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with ginetics improoving day by day would you like to see it used to bring animals back from extinction?

Supplement from 05/14/2007 11:53pm:
Genetics sorry lol

asked in wildlife, science, technology

hdtg answers:

this is a bit of a double edged sword, genetic engineering is an imperfect branch of science, much is not yet known, and whenever humanity interferes with nature we seem to cause as many (if not more ) problems than we solve.
But having said that we are responsible for the extinction of so many species and I feel if it were possible to bring them back without having further detrimental impact on our planet, then I think we are morally bound to do so :-)

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gentoo answers:

If you don't approve of genetic engineering, then the answer will of course be 'no'.
If you DO believe in using genetic engineering then I think the answer will still be 'no' since there are so many more important beneficial uses for genetic engineering. Furthermore, bringing back extinct organisms would upset the balance of existing ecosystems. Many countries already go to great lengths to prevent exotics being brought in to their countries (especially island ecosystems) and others spend fortunes trying to eradicate such creatures that have already been brought in (e.g. rabbits in Australia). There are problems already trying to re-establish animals in areas where they once used to exist (eg wolves, bears and beavers). There would be even more opposition to extinct animals being revived and introduced anywhere.

In summary then, if genetic engineering is to be used at all, use it for beneficial purposes. I mean beneficial to the environment, not just to mankind.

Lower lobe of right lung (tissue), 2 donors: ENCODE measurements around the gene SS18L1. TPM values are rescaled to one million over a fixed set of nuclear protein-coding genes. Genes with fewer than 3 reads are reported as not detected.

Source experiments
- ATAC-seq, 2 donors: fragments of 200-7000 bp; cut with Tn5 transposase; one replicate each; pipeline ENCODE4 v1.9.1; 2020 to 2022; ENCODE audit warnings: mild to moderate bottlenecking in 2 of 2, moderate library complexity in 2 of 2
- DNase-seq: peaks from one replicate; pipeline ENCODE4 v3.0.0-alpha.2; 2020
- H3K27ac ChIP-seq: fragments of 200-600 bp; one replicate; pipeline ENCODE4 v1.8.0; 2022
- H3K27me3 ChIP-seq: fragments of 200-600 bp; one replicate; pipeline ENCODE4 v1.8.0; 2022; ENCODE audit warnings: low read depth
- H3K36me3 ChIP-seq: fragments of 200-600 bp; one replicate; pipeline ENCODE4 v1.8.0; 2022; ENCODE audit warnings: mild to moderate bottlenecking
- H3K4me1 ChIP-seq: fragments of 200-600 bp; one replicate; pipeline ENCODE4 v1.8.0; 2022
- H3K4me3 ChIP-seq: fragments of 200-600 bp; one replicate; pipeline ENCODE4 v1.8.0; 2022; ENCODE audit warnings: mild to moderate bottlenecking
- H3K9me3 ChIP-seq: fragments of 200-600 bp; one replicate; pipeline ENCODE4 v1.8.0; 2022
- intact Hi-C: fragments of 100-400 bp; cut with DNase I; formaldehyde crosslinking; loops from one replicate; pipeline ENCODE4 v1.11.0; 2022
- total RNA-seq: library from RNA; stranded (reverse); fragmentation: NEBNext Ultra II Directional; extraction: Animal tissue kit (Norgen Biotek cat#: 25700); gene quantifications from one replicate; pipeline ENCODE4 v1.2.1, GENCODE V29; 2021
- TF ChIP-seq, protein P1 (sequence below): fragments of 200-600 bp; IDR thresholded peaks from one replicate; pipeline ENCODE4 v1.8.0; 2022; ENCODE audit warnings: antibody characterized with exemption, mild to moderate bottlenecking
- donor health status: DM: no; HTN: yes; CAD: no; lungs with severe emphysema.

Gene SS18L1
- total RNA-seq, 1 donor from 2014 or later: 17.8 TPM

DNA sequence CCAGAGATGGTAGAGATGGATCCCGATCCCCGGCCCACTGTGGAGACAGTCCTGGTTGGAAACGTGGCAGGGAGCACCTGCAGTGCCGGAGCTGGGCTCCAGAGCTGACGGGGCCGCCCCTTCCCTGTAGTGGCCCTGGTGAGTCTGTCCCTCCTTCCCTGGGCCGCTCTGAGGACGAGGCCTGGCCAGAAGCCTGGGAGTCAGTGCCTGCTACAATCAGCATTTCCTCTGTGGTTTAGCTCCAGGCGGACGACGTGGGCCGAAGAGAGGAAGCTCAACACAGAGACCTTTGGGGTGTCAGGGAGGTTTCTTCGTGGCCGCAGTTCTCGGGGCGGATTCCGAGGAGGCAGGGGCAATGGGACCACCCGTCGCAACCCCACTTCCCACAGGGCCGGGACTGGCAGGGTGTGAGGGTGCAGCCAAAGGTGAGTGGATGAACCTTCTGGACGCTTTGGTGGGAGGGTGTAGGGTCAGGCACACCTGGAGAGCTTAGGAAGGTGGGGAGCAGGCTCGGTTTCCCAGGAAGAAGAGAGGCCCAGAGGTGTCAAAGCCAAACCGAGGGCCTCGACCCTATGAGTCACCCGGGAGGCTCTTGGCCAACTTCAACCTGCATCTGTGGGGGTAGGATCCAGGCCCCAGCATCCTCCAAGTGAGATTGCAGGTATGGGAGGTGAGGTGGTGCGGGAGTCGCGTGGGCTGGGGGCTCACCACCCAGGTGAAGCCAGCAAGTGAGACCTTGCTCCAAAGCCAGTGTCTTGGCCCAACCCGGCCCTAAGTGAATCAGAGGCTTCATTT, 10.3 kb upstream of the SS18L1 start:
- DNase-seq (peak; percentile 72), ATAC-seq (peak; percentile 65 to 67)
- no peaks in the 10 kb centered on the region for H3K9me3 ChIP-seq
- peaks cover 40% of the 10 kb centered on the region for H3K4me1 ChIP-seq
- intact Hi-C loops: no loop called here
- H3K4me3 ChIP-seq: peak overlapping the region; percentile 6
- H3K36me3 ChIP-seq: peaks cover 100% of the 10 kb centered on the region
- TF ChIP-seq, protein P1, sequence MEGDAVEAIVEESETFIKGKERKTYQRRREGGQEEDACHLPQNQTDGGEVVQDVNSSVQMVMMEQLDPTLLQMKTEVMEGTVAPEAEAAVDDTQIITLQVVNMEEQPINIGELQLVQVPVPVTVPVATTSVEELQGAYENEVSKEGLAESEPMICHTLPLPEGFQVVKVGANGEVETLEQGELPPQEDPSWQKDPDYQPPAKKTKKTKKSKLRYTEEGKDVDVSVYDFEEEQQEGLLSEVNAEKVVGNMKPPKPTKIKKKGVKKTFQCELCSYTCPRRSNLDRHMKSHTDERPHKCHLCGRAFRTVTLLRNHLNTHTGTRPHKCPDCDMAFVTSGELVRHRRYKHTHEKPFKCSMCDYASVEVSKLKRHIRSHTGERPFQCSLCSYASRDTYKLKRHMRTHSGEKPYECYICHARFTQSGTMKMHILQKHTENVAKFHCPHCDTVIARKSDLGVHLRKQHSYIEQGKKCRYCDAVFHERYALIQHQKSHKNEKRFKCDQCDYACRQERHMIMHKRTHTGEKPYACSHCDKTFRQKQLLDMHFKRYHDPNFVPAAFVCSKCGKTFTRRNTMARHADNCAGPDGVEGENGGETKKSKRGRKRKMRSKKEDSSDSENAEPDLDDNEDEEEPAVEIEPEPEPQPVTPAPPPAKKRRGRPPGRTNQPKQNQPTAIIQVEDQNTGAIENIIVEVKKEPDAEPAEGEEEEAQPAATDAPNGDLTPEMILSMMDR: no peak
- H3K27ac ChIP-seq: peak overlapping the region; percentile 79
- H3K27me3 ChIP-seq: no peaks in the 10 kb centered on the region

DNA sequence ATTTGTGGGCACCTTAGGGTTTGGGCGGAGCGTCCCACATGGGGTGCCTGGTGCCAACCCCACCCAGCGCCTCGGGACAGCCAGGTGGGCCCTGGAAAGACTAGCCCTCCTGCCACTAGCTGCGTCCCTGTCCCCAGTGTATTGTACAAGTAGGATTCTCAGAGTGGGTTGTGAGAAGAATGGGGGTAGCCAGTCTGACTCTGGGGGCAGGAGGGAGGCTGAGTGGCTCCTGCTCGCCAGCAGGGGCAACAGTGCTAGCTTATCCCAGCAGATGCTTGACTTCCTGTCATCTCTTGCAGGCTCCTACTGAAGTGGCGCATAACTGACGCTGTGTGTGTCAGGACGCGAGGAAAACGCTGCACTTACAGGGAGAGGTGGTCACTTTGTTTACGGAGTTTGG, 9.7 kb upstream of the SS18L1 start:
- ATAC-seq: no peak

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Carina480 answers:

Since the thylacine became extinct by accident not that long ago I would not be against resurrecting it - and it would not be hunted again as it would be protected. Otherwise I agree with doubts raised by 'gentoo'. It is an ethical debate.

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Reckless19 answers:

If it was possible, then yes. If it could be anything, it would have to be Dinosaurs.
Possibly the most talked about creature in the World, after Michael Jackson of course, yet they died out some 50 millions years ago. It would be amazing to see what they were really like.

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P-Kasso answers:

I can see why people might want to bring back cuddly or interesting creatures such as dodos, bisons, dinosaurs etc - but (or rather, a very large BUT) there will always be some guy in a white coat lurking in a laboratory somewhere who will decide to resurrect the Black Plague virus.

That's where the crux of the ethics debate lies.

The extinctions of animals over time have produced the environment as we know it today. The loss of one mammal affects the eating habits and proliferation of others that preyed on it or were hunted by it. We tamper with that balance at our peril.

I am reminded of a Ray Bradbury short story where people can travel back in time to view lost nature from the pre-historic period, a kind of Time Safari.

They are told to stay on special walkways and do nothing to interfere or change things. One man steps off the walkway and crushes a solitary butterfly.

When they return to the present the woman in the travel agency looks familiar but is not quite the same, the scenes on the streets are familiar but not quite the same...

I forget the name of the story but the message is very clear.

So, I say no to resurrecting dead animals.

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Alba726 answers:

There aren't any from the past that I'd resurrect, but there are many endangered animals that I'd want to save, e.g. pandas and tigers. But you've got the food chain problem. If you have too much of one animal in a food chain, it could become out of balance and another creature could become extinct. If they're carnivores, they have to find another source of food.

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